My summer tan lines are fading and I’ve dug out my cold weather gear. Fall has arrived and winter is coming.
As I attempt to embrace the changing of seasons–and stop my mind from leaping ahead to the frigid days on the horizon–I realize that the change of seasons is a really helpful analogy.
During a year of global crisis, these shifts–in temperature and daylight–are not foreign. Yet they are unnerving, nonetheless. Nature is readying for a barren winter… bidding goodbye to her blooms and shedding her summer leaves. And we, armed with hot beverages and our favorite jeans, are powerless to stop the changing.
Winter Reveals our Vulnerability
The autumn experience is not one to be missed though. During this harvest season, my spirit is humbled because, as much as I hate to admit it, the coming winter is a persistent reminder of my own vulnerability.
It’s a reminder that we humans are not who we long to be; we are not invincible.
If you hadn’t learned that lesson prior to 2020, you’ve likely been fighting the downward current these past few months and are avidly nodding alongside me. Friends: We. Are. Fragile.
This reality is that everything in this earthly life ceases. Few things remind us of that like winter does. And honestly, the barren trees and loss of light are very difficult for me. Each year, I long for the first sign of spring.
Yet, as we approach another winter, I’ve noticed that my perspective is more nuanced this year. Because of COVID-19, I understand the value barrenness more than ever. The coronavirus, and its implications, have launched us into a tundra that is desolate, lonely, and completely unknown. As a result, my life has been radically changed for the better.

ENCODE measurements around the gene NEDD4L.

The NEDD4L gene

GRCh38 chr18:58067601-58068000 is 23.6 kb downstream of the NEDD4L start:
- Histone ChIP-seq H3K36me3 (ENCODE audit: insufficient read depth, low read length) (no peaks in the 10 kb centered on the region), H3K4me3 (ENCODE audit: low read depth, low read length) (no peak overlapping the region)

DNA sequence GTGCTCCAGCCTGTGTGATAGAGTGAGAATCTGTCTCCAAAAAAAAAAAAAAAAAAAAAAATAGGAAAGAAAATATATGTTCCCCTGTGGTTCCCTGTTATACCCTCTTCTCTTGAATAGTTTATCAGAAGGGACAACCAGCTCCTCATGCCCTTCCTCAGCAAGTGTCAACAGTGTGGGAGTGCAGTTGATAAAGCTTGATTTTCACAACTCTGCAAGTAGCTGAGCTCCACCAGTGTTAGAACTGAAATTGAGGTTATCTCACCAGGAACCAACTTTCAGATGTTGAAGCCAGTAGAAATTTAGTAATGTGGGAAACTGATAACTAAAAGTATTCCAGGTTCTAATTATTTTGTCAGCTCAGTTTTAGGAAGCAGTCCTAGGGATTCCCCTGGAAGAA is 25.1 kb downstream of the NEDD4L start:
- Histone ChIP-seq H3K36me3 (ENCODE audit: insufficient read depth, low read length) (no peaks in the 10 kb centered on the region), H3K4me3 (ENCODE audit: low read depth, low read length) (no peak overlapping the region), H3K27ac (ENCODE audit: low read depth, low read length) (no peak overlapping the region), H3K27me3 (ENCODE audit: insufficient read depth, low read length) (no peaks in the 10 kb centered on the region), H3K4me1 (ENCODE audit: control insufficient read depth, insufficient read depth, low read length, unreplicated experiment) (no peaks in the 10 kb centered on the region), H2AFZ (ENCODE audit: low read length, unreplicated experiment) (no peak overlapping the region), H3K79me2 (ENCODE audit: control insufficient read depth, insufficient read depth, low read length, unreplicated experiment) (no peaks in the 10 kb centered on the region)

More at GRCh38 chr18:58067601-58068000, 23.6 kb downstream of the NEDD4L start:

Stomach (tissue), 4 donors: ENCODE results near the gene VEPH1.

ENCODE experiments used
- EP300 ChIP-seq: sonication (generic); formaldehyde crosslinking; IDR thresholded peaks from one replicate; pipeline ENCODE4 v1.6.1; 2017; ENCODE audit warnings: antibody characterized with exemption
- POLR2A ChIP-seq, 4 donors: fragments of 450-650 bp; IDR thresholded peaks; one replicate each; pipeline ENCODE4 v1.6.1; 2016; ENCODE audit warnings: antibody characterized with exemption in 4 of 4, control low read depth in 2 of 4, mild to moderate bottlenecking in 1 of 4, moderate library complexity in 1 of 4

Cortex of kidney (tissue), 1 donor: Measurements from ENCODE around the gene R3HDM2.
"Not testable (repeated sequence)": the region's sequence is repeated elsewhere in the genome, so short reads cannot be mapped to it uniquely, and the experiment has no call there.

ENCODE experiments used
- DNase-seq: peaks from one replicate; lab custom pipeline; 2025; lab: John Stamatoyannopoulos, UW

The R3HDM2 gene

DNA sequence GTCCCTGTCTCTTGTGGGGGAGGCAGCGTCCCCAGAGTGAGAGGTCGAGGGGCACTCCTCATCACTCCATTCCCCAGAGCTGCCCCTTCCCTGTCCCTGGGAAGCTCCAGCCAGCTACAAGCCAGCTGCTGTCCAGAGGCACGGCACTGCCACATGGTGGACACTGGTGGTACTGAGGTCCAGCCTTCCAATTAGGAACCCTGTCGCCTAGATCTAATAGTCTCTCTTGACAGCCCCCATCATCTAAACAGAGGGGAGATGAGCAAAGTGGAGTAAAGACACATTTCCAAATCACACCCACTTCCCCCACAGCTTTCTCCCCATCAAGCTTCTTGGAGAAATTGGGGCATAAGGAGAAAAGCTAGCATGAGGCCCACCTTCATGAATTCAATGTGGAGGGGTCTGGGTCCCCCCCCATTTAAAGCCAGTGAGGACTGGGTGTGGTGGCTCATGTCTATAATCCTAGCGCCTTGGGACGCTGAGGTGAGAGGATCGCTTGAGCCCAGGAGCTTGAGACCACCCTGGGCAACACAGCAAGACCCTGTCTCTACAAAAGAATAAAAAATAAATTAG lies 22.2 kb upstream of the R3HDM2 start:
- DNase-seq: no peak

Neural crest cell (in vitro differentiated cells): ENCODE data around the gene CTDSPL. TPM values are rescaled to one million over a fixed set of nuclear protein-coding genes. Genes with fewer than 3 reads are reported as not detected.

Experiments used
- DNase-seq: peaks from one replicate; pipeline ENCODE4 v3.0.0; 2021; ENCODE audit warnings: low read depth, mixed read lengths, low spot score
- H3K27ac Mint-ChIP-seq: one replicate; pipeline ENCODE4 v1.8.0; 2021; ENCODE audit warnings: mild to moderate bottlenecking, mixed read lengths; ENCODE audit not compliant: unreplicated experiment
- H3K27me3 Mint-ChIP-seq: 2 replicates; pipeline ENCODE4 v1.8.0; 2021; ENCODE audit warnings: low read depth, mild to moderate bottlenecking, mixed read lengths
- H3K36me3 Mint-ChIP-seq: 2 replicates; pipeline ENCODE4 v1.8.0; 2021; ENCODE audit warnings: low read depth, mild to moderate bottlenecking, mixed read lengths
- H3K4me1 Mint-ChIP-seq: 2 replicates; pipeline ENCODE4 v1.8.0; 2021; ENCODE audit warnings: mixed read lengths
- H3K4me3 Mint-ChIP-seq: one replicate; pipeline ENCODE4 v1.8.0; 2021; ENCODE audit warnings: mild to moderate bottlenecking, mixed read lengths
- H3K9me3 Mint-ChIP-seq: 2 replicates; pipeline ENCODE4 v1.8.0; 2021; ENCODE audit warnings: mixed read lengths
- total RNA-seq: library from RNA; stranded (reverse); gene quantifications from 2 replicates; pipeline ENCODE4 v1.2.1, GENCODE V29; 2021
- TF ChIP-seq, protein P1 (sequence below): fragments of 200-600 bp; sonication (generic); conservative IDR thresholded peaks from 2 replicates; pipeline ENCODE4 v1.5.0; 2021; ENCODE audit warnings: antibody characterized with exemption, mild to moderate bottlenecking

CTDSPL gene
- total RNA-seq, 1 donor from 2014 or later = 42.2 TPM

Winter Teaches Desperation
Everywhere I look, I can see it written on people’s weathered faces: we are tired; and we are very cold.
But here’s one thing I have found to be true: the Lord God doesn’t just sit with us as we wait out the storm. He powerfully moves in the storm. And more importantly: He moves in us. It’s something I’ve found to be true during this pandemic. Even as I look out my window right now and hear the cold wind, I am reminded that the same humble desperation that winter arouses has come about through this pandemic season.
At first, I floundered under the stress of quarantine. I hard-core face planted, if I’m honest. And in the midst of that incredibly dark period, God graciously revealed how incredibly weak I am outside of Him.
Friends, sometimes we need a few of our leaves to die. We need to see the vast landscape without the clutter of life. We need to find the space to breath.
Despite my best efforts to evade a global pandemic, I’ve faced similar challenges and sacrifices that you likely have. As I took stock of the frozen wasteland that seemed to surround me, my Type-A personality freaked:
My 9-5 office routine? Gone. Regular therapy appointments? Gone. In-person church services? Gone. In-person Small Group? Gone. Social events and meals with others? Gone.
I felt like a naked little tree bending in the wind. Life seemed unmanageable.